But this was the year to right this blight. And in came kale. We had cooked several batches in weeks previous but I found myself chewing quickly as if it was something to get through and not something to be enjoyed. One night a few weeks back, I came home tired and hungry. Beck had had a late lunch so I knew he’d probably refrain from dinner. I opened the refrigerator, surveying its contents. My eyes landed on the kale and I began salivating. The previous times, there was nothing wrong with the kale. Once we’d sautéed it with onions and garlic and a bit of applewood smoked bacon. Another time, we’d baked it. But something wasn’t right. This particular evening I figured out my misstep.

With vegetables it’s important to figure out how you enjoy them best. This goes for the non-veggie loving eaters out there. Just like people ordering steak at a steakhouse denote what consistency they like their meat, you might find that those mushy peas you hated in childhood are completely different when cooked al dente. The trick is texture and consistency.

So here was my gem of a realization: I like kale best when it’s raw.

Kale for kale caesar salad

Like this, it has an opportunity to show off its deep green flavors that are so complex and taste rather washed out when cooked. I craved a Kale Caesar Salad and had seen one on Silvana’s blog recently. Upon typing those terms into a search engine, I had the happy fortune of pulling up the recipe below from the Boston Globe. I adapted it, as I am prone to do, out of necessity. I wanted to keep the salad vegetarian and decided against croutons as I wanted the crunchiness to come from the kale itself and thus left the stem intact.

You’ll find letting the leaves marinate in the dressing for about 5-10 minutes really does the trick and those stems are thoroughly chewable and not bitter. You’ll find the flavors of the dressing augment the flavor of the kale without diminishing or hiding it. The brightness of the lemon and vinegar, the tang and slight creaminess of the parmesan and then of course the piquant notes of garlic blend together for a combination that’s mighty tasty. I didn’t miss the anchovies or the egg but understand for Caesar salad purists, these might be non-negotiables to which I say make your own variation of the dressing and have fun tweaking it to your tastes.

Trifecta for Kale Caesar Salad Dressing

My dear Beck saw the salad bowl and tried a bite. This led to him getting up and grabbing a bowl from the pantry, helping himself to two large scoops of salad that went from bowl into belly.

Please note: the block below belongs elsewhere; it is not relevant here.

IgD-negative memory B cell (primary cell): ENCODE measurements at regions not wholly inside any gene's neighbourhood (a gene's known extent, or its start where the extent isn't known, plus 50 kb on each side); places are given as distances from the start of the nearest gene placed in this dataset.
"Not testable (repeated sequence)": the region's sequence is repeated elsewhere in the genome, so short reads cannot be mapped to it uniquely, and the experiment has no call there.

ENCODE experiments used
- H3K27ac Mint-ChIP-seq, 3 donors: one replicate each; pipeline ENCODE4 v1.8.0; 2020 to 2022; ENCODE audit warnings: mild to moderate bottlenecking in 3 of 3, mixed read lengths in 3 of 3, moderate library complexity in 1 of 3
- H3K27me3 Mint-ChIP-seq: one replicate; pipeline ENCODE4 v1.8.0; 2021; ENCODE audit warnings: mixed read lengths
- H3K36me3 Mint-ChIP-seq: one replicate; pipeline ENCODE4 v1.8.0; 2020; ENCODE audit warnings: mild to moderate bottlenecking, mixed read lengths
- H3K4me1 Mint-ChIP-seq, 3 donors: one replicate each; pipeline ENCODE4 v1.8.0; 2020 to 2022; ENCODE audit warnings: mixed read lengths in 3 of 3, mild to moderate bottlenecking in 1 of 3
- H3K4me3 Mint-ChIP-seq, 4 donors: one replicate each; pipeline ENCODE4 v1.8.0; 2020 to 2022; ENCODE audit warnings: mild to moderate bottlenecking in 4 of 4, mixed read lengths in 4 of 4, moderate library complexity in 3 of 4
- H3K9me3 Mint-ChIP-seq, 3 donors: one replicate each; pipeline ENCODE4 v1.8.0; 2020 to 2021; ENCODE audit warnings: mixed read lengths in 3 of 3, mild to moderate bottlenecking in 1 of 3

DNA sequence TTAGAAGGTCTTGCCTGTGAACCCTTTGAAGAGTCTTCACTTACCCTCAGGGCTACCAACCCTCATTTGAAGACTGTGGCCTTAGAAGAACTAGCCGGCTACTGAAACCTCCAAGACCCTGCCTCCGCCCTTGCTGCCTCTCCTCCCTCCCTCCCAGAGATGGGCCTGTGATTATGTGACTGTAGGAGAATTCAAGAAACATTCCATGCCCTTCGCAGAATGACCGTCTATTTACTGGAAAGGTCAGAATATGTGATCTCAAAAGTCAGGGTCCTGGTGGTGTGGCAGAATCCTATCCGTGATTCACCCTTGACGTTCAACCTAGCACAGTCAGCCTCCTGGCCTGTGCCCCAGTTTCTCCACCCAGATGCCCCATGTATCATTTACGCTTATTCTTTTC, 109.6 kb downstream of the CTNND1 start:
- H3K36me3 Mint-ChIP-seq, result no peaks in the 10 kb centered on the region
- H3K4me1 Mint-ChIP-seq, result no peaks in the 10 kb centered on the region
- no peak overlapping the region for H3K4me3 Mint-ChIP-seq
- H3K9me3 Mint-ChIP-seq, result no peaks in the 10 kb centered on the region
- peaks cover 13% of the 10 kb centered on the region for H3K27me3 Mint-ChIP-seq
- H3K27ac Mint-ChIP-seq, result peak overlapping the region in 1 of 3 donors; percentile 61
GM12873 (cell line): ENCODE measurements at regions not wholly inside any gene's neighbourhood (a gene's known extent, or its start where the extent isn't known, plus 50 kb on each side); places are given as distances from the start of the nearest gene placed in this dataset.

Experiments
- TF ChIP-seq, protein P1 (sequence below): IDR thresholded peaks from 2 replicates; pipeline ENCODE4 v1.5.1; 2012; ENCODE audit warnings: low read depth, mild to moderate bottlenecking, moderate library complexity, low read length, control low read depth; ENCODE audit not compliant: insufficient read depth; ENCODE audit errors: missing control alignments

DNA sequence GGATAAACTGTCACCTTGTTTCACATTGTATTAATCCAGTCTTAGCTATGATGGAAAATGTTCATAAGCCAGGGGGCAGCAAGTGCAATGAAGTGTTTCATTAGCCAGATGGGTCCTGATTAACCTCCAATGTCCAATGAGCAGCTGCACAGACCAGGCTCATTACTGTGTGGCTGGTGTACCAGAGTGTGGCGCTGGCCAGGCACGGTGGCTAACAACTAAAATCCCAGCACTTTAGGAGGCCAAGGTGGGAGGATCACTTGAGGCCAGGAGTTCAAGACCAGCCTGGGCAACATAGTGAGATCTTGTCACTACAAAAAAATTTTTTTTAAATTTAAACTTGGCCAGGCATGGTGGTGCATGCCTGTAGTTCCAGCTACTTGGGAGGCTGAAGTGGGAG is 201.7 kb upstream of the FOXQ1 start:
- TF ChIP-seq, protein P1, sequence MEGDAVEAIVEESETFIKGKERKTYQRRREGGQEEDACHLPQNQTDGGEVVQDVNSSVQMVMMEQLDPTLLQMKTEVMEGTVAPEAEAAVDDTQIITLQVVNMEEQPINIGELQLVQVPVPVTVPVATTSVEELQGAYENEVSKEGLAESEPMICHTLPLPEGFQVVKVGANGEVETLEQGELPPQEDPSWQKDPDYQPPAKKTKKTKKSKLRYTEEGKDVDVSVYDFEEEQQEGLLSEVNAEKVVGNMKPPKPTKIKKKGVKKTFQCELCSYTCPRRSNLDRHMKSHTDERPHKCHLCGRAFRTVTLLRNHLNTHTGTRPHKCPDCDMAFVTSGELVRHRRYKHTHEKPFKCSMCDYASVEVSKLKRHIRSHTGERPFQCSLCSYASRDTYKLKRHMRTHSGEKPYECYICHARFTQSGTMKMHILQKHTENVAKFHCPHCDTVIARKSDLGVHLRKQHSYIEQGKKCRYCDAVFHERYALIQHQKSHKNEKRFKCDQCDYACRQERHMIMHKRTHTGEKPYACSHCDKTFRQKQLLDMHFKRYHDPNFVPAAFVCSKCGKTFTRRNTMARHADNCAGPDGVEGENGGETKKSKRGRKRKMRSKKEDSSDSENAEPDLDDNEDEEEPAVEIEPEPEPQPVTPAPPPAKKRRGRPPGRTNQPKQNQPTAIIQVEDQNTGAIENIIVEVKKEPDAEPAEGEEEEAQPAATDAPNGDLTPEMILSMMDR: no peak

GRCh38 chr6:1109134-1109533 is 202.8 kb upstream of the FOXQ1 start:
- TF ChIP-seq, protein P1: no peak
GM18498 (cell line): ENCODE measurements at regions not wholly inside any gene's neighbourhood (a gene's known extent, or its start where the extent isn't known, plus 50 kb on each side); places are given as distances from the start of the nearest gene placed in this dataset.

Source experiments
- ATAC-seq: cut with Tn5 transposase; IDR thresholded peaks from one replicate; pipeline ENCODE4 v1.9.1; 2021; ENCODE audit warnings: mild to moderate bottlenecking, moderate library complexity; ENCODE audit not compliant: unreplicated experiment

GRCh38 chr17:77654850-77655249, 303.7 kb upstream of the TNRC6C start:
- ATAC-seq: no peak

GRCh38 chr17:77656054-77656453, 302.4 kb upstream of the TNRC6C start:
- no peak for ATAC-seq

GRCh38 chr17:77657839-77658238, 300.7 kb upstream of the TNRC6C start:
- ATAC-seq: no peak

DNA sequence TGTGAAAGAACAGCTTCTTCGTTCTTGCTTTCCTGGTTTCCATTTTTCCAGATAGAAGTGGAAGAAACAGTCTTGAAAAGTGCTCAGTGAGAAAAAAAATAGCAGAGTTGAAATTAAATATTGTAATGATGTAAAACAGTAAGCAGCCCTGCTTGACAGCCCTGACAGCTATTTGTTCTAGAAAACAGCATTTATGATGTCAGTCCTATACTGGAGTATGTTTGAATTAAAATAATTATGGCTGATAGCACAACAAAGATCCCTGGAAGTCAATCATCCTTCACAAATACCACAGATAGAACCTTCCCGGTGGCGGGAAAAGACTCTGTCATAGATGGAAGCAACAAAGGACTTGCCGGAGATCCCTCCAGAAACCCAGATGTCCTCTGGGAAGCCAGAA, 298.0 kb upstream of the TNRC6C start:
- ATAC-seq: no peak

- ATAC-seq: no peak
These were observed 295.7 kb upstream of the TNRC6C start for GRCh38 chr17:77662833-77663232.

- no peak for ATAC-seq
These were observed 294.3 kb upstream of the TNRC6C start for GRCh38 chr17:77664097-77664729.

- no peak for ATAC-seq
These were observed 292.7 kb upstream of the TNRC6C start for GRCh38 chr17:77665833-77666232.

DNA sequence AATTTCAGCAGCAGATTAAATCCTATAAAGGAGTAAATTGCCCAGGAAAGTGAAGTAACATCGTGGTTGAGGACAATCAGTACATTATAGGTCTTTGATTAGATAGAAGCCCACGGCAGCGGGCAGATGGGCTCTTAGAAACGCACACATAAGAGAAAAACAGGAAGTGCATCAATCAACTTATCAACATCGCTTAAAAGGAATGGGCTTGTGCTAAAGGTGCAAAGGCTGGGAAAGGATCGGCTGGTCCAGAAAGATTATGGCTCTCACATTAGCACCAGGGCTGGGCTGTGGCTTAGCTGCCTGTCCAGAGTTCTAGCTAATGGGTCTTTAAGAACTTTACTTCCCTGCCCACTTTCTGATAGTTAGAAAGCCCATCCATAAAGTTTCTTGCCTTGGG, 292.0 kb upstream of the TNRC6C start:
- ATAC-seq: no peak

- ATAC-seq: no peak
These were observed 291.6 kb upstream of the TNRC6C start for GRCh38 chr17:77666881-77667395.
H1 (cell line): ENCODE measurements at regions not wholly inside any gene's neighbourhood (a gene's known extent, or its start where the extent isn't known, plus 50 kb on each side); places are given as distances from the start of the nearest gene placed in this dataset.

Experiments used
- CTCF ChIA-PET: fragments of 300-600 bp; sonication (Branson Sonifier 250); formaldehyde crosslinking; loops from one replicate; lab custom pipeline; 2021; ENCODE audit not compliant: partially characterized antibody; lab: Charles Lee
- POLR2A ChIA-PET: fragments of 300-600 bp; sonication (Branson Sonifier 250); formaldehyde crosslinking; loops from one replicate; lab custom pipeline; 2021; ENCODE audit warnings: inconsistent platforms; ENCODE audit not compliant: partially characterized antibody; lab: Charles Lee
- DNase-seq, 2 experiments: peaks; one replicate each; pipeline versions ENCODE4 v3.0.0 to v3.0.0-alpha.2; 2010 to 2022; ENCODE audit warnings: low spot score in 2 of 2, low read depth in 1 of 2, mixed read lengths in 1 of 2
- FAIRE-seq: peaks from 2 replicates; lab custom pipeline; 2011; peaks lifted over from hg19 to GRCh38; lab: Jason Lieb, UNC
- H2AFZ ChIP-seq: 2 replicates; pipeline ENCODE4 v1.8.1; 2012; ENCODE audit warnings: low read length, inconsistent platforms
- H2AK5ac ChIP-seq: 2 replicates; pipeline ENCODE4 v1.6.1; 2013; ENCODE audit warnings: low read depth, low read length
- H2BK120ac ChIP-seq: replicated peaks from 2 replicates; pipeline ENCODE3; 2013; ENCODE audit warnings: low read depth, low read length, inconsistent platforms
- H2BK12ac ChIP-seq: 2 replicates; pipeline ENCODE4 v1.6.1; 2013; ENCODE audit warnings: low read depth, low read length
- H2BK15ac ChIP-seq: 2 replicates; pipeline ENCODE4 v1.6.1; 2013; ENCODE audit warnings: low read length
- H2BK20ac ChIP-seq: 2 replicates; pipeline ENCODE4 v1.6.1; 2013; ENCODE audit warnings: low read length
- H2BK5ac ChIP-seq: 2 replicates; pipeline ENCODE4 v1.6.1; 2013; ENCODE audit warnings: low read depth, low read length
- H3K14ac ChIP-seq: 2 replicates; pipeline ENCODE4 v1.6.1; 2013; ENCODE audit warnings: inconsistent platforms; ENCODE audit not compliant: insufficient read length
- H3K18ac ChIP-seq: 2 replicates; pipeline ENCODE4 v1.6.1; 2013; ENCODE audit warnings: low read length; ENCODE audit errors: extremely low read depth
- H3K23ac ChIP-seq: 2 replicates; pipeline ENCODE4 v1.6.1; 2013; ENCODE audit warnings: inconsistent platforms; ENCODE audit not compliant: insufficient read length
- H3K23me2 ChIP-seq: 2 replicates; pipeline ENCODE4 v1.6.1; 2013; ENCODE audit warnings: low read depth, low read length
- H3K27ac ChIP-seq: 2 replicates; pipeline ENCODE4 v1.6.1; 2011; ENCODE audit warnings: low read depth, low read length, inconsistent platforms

So out of that desire to continue making vegetables a welcome guest at the table and out of appreciation for Cari and her mother so long ago teaching me that vegetables could be something special, I share with you my own find: the Kale Caesar Salad.

Kale Caesar Salad

Kale Caesar Salad

Adapted from Jill Santopietro’s recipe for the Boston Globe



2 cloves garlic, smashed
2 T lemon juice
1 T white wine vinegar
3/4 cup olive oil
1 teaspoon black pepper
1/3 cup grated Parmesan
Salt, to taste
1 pound (about 2 bunches) lacinato kale, rinsed & sliced into 1/4-inch ribbons

With an immersion blender, blend the garlic and add the lemon juice and vinegar. As your immersion blender continues whirring, add 1/2 cup of the oil in a thin steady stream. Add pepper and Parmesan.

Five to 10 minutes before serving, in a salad bowl, combine the kale and enough dressing to coat it.


Recipe Box: Lagarta Lodge Ensalada de Palmito

A former roommate of mine, Lisa, first introduced me to hearts of palm years ago. Picking my way through eating all during childhood, I missed a lot. When I first caught sight of the heart of palm in one of her salads (Lisa has the gift of salad-making), I was skeptical. Perhaps downright dubious. I didn’t know what the white flecks were and bet I wouldn’t like them. But that night, she made me a believer in the beloved palmito. I might even want to name a son after it. Then again, I’m not sure how Beck might feel about a son named “Heart of Palm” (though it sure sounds cute in Spanish). Palmito. Maybe it could be the name of a bird instead…


While celebrating the arrival of the new year with family at the Lagarta Lodge in Nosara, Costa Rica, I spotted Ensalada de Palmito on the menu. Beck and I split this salad and wiped the dressing bowl that accompanied it, clean. I have given it my own spin by adding in the avocado, though now I can’t imagine the salad without it. Did I mention that all of us who ate salad at Lagarta Lodge practically licked the bowl of dressing clean. Think cat to the milk bowl. This dressing is so good, you might find it becomes your new secret sauce.

The recipe makes a lot of dressing and I have a hunch it would be a fantastic twist to any of the typical prepared salads: tuna, chicken, potato or egg salad. Heck, go crazy and combine them.

A word on Palmito, compliments of my scavenging at all places, the Fancy Food show. From a piece of collateral picked up at the La Cima booth:

“In Costa Rica, it was consumed by indigenous people before Columbus even reached the continent… The heart of palm is in itself the new leaf of the palm in its formation.”

Already the indigenous people knew what it would take the rest of us so much longer to figure out: palmitos are good for you! The fiber, protein, potassium and calcium are reasons to add palmito to any salad.

One word of caution though, you might find you want to somehow add it to every salad. I would suggest moderation, if not for this reason alone, from La Cima: “The cultivated culture of Hearts of Palm diminished the exploitation of wild Hearts of Palm which year after year has devastated the forests of the tropical lands. This indiscriminate exploitation led to the extinction of some species of palms.”

That is no bueno. So as you’re shopping for palmito,  perhaps check the source. We are in an age of wanting to know, again, where our food comes from.  And maybe this salad below will have you envisioning yourself frolicking in the tropics.

Lagarta Lodge Ensalada de Palmito


  • ½ cup white onion, minced
  • 5 T mayonnaise
  • 6 T white vinegar
  • 1 tsp. curry powder
  • 1 T fresh parsley, minced


  • 1 head iceberg lettuce, shredded
  • 12 grape tomatoes, chopped
  • 4 hearts of palm, halved and then sliced
  • 1 avocado, halved and then sliced

Mix dressing ingredients together. Set aside. Chop the lettuce and put about 1 cup on each salad plate. Add the equivalent of 3 chopped grape tomatoes per plate along with a quarter of avocado per plate. One heart of palm, halved and sliced is sufficient to add onto the salad per plate. Sprinkle about 2 T of dressing on each salad and serve.

~ Serves 4